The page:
Due to some nasty circumstances beyond my control, this blogpost is the one that was supposed to go up on Sunday. But the whole point of nasty circumstances is that they're usually out of your control and so you can deal with this being a few days late. I have.
I promised some people I would blog about running my first ever 5k on Thanksgiving (yes, the infamous Turkey Trot) and I also promised some people I would blog with a review of the Broadway show Memphis, starring the man I was once convinced I was going to marry. So to those people, here we go:
The race. I started panicking that morning, particularly as I got the starting line. They line you up by miles: 4 minute miles, 5 minute miles and so on. I didn't know this. I was quite shocked the farthest back was 9 minute miles. Where were my 12 minute miles? No, forget about 12, where were my 15 minute miles? I started off with two of my cousins. One a runner, one not. I'm in the not group which was very obvious after RunnerCousin decided to place us near the 7 minute mile mark. Um, what? RunnerCousin also moved on ahead about 100 feet after we started. Good riddance. I mean, uh, good for her. The rest of the race (3.1 miles for you non-runners), I ran side by side with NonRunnerCousin, which was extremely entertaining but also ego boosting as it was me cajoling her along after mile two. I have to thank her for that. Anyway, we ran and ran and ran and walked and then ran some more. We missed the water station. Don't ask me how. One minute we were thirsty and the next minute we were thirstier as we spotted all the dropped paper cups and mostly full water bottles along the street. I would also like to give a digital shout out to the those awful people who were baking chocolate chip cookies along the race route. The was just plain cruel.
Anyway, both NonRunnerCousin and I finished. Ha! You thought I was going to tell you our time, didn't you? No way. Maybe next year. But probably not.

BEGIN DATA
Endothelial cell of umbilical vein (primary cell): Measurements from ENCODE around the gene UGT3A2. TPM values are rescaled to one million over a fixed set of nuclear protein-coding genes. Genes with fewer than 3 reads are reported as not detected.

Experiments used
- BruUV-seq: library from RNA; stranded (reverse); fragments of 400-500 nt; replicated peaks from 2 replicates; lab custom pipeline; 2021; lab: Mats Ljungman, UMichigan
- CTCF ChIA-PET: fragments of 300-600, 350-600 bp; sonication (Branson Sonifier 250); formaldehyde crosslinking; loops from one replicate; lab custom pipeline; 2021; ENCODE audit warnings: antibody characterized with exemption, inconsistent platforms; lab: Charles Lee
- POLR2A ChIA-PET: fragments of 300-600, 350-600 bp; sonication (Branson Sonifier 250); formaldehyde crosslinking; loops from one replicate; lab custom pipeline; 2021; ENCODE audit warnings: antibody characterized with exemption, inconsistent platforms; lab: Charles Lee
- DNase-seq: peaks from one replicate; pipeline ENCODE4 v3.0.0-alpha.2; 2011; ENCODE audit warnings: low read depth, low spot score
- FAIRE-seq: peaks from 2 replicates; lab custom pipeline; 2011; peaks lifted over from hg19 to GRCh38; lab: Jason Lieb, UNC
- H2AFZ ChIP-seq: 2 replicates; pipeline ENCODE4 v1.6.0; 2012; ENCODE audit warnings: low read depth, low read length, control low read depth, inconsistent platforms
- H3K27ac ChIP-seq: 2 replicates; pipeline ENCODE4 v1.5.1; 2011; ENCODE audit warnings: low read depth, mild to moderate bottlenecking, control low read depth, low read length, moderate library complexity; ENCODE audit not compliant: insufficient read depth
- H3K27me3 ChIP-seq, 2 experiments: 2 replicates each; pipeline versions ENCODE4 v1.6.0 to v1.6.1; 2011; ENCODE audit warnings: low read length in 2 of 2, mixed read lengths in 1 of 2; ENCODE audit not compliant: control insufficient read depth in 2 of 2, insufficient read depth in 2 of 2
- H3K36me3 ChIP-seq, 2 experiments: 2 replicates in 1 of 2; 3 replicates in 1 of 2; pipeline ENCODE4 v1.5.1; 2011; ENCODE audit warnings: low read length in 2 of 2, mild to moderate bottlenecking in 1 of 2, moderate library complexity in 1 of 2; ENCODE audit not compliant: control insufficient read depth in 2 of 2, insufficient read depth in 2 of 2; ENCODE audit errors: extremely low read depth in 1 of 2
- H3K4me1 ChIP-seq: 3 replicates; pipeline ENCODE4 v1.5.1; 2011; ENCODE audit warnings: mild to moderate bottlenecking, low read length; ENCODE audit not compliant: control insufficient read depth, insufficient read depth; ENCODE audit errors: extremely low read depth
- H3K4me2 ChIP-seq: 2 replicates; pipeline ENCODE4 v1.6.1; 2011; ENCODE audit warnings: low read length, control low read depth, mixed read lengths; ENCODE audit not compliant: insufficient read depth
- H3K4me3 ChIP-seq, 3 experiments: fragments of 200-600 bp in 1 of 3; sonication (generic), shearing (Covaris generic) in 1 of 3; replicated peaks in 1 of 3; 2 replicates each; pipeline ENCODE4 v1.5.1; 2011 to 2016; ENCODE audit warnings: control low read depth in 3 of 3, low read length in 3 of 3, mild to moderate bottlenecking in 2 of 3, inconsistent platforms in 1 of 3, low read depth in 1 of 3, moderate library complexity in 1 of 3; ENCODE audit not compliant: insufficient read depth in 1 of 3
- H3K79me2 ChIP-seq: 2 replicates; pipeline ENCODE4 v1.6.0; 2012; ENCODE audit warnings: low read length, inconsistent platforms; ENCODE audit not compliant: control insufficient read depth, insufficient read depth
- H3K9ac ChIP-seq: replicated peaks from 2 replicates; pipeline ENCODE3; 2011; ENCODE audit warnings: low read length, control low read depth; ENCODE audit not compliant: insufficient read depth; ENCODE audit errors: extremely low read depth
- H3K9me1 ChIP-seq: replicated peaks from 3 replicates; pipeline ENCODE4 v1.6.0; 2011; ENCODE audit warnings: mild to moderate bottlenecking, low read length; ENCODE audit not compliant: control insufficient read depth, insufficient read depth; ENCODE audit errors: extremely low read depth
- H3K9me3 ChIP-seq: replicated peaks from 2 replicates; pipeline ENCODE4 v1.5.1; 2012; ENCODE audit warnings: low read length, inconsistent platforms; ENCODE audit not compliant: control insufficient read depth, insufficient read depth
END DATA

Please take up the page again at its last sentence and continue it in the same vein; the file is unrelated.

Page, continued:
Onto the second part of this blog.
I love New York City, I do, but I'm in there quite often and have made a new favorite hangout spot of Tribeca. Midtown is just too crowded, too noisy, too god-awful touristy for me now. And on the day after Thanksgiving? Not such a great place to be, at all. I made it to the theater without being suffocated, stampeded over, and shoved in front of a passing cab. That in itself was a feat.
But I promised myself I was only going to review the show and not bore you with mundane details from the inner working of my brain. Because God knows that's a dangerous place to be.
The show was good. The show was lively. The show was...interesting. Look at all those adjectives I just used! But I use them hesitantly because I'm not quite sure how I feel yet. I am not such a fan of that kind of music. I was also definitely not a fan of them using the 'n-word', not once but twice during the show. I know it fit the times but it's not a classy thing to do, even in a historical perspective, and so my respect for the playwrights decreased a little there.
But as you know, I went to see Adam Pascal perform. And boy did he perform. He plays a stupid, southern boy character, a role I thought was hilarious to see him playing. Also, it's the first time I've seen him act in a role where I was able to look past him and see the actual character. I am/was (what I'd say before about that slashy mark?) a hardcore fan but there are times when I admit he's not the greatest actor/singer at what he's trying to accomplish. I am please however, to say this was not one of those times. It is truly the best role of his career so far. And yeah, I did get quite the thrill at seeing him on stage and it set my little fangirl heart a flutter. That stupid grin drifted back on my face even after all these years.
I'm going to end it there because this turned out to be way too long. Kudos to those who read to the end and please know I mean it when I say, thank you!
~M. T. Rossi